The thyroid gland is a small butterfly-shaped gland in the neck found just in front of the trachea (windpipe).
Thyroid nodules are fluid-containing or solid lumps that arise in the thyroid gland. Most of these nodules are not serious and do not cause any symptoms. They may be incidentally found when scans are performed for other reasons.
Thyroid nodules are four times more common in women than in men.
Thyroid nodules can be caused by an overgrowth of normal thyroid tissue (and adenoma), thyroid cysts (fluid-filled spaces that arise when adenomas degenerate), a multinodular goitre, which can be caused by an iodine deficiency in the diet or by another thyroid disorder. Goitres are more common in parts of the world where they have low levels of iodine in the diet. Since 2009, it has been a requirement in Australia for bread manufacturers to make bread with iodine-enriched salt. Other foods, such as seafood, eggs, milk, and milk products, contain iodine.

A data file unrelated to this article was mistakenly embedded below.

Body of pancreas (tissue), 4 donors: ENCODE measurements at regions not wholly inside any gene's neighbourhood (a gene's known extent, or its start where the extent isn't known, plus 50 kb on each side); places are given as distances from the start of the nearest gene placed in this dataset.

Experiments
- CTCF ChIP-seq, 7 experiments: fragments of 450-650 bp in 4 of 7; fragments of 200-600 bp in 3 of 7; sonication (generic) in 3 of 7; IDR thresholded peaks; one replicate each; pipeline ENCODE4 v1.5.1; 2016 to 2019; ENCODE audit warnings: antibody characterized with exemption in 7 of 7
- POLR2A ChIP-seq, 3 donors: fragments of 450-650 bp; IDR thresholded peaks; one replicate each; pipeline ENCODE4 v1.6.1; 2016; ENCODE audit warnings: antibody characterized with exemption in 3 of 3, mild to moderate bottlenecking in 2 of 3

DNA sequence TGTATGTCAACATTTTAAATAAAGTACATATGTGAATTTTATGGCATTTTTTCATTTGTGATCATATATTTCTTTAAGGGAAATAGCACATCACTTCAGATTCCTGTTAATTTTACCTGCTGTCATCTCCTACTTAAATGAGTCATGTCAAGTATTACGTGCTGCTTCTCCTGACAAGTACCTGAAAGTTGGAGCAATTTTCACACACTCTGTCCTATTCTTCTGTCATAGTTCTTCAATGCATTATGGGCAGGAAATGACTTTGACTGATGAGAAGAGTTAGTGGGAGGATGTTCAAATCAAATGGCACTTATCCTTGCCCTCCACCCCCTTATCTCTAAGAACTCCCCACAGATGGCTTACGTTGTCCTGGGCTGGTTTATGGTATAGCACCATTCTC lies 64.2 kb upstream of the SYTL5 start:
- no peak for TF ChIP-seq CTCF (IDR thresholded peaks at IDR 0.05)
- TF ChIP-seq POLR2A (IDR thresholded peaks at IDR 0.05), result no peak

A small percentage of thyroid nodules are thyroid cancers. A family history of thyroid or endocrine cancers or childhood radiation exposure increases the risk of developing thyroid cancer.
Other conditions, such as Hashimoto’s thyroiditis, can cause thyroid inflammation and result in enlarged nodules.
Thyroid nodules might cause symptoms if they become large enough. Symptoms may include feeling a lump in the neck or swelling at the base of the neck. If the nodule is big enough it may press on the trachea or the oesophagus, causing shortness of breath or trouble swallowing. If a nodule produces too much thyroid hormone, additional symptoms can include unexplained weight loss, sweating, shakes, restlessness, and an irregular heart rhythm.
Some thyroid nodules can be detected upon physical examination, if they are large enough. Further tests are required to better characterise thyroid nodules, usually consisting of ultrasound scans, blood tests, and sometimes a fine-needle aspiration (FNA) biopsy.